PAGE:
1 tablespoon yellow mustard
1 teaspoon cider vinegar
1/4 teaspoon salt
1/4 teaspoon black pepper
1 hard-cooked egg, coarsely chopped
Directions
1. Clean potatoes and slice into 1-inch cubes, leaving skin on. In a covered saucepan, add enough water to cover the potatoes entirely and boil for 20-25 minutes or until tender; drain.

2. In a large bowl, combine mayonnaise, celery, green pepper, onion, mustard, vinegar, salt, and black pepper.

3. Add potatoes and egg to the mixture and toss gently until mixed. Cover and alow it to chill in the refrigerator for at least 6 hours (or up to 24).

Baked Beans:
Another side full of sugar, sodium, and additives- baked beans are often a very unhealthy addition to your plate. Beans alone are a good source of fiber, but when they are canned and drowned in sauced, many of the nutritious benefits are overshadowed.

The best way to avoid unhealthy baked beans is to look closely at the label and avoid the brands high in sugar and sodium, or better yet, make them homemade.

For healthy baked beans, try this recipe:

Ingredients
1/2 lb pinto or white beans, soaked overnight in water
1 can “no salt added” tomato sauce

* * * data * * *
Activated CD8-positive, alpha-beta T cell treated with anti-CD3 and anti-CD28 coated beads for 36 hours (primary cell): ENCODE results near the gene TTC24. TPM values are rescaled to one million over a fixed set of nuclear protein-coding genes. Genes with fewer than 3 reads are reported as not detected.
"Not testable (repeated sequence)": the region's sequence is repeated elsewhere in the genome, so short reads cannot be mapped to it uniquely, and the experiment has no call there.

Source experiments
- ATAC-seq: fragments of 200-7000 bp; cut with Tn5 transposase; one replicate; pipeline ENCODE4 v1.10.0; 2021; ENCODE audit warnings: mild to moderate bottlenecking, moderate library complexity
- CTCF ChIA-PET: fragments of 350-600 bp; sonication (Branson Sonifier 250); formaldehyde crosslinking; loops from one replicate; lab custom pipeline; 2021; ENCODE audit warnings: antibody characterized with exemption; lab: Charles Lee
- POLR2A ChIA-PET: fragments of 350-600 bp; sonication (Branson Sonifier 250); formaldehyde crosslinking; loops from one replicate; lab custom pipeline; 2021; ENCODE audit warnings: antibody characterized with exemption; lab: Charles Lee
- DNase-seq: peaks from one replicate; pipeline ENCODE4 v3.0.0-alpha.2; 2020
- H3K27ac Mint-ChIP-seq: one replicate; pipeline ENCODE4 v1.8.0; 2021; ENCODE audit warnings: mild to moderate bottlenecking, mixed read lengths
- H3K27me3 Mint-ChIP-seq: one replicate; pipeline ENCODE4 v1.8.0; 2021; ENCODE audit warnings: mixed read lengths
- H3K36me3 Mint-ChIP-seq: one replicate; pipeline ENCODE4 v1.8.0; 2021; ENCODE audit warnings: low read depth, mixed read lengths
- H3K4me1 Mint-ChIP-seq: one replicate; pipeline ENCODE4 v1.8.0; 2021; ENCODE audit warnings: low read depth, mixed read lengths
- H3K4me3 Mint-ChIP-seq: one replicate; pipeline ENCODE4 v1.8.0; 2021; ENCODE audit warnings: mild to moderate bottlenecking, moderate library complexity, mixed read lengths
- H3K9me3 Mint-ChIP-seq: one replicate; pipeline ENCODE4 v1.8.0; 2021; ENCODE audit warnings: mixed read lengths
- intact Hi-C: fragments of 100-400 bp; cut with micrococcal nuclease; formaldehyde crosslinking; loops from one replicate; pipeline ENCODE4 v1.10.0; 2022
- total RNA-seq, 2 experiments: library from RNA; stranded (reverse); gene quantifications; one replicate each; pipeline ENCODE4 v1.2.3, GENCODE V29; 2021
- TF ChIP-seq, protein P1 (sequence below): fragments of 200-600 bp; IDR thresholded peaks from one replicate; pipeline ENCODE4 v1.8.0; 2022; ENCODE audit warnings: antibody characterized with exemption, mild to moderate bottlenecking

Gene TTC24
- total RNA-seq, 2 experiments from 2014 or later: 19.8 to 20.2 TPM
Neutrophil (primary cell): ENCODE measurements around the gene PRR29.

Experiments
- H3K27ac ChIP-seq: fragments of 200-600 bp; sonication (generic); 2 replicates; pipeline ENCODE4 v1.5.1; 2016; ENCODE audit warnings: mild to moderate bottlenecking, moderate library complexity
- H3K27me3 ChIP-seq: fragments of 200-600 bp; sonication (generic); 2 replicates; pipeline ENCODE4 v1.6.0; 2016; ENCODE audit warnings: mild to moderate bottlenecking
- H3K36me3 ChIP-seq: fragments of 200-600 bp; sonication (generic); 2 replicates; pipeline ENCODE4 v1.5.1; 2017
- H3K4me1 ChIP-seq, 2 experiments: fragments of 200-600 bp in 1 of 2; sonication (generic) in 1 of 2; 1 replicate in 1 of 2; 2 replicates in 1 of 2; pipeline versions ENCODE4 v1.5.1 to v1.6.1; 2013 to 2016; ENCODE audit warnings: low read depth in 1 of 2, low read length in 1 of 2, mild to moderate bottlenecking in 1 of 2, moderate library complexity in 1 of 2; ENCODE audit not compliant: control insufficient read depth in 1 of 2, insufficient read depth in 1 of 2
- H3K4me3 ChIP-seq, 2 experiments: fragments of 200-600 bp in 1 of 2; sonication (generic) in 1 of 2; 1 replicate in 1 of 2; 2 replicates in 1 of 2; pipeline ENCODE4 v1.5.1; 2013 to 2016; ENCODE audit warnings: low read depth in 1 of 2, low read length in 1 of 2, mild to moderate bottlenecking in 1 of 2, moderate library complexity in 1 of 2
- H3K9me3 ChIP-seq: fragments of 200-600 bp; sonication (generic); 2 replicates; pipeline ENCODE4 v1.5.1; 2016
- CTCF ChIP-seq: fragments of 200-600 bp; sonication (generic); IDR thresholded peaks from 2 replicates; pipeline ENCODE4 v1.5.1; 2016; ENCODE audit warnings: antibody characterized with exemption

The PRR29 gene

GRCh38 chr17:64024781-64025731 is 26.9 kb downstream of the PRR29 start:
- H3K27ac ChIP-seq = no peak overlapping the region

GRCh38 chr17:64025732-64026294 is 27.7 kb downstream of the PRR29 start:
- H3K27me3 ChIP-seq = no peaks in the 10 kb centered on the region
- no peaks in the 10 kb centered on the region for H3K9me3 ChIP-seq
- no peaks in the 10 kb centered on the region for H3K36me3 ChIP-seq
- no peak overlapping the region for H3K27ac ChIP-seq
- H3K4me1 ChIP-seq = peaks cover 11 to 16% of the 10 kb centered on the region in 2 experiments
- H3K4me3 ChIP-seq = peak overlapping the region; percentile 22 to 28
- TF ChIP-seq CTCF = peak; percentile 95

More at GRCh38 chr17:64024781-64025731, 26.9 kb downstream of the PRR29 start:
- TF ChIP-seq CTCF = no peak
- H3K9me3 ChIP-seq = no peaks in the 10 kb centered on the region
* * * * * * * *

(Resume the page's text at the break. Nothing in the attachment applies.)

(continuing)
2 1/2 tbsp soy sauce or gluten-free soy sauce
1 3/4 cup water or vegetable broth
2 tbsp apple cider vinegar
2 tsp minced garlic
1 tbsp molasses (blackstrap or regular)
4 tbsp brown sugar or coconut sugar
1/2 tsp salt
1 tbsp cumin powder
1 1/4 tsp chili powder
1/2 tsp onion powder
Directions
Drain and rinse the soaked beans.

Lightly grease the crockpot and combine all ingredients. Cover with the lid, and cook on high 7 hours or until beans are soft.

Turn off the crockpot and with the lid on; allow beans to sit for an hour. Serve or keep in the refrigerator for up to four days.

 

Baked Beans

Baked Beans

Hot Dogs:
This all-American favorite may be delicious, but it is certainly not nutritious.

It is often unclear what meat is in most hot dog brands. The best way to beef up the health of your hot dog is by really reading the label (see last week’s article).

Look for uncured all beef hot dogs, with the best of the best being links that are organic grass fed beef.

Watch out for a few common hot dog brands- Ball Park beef franks are listed among the worst choice because they are loaded with 550 mg of sodium and 16 grams of fat.

You can also make a healthier choice by picking out chicken or turkey hot dogs, which are usually lower in calories and fat.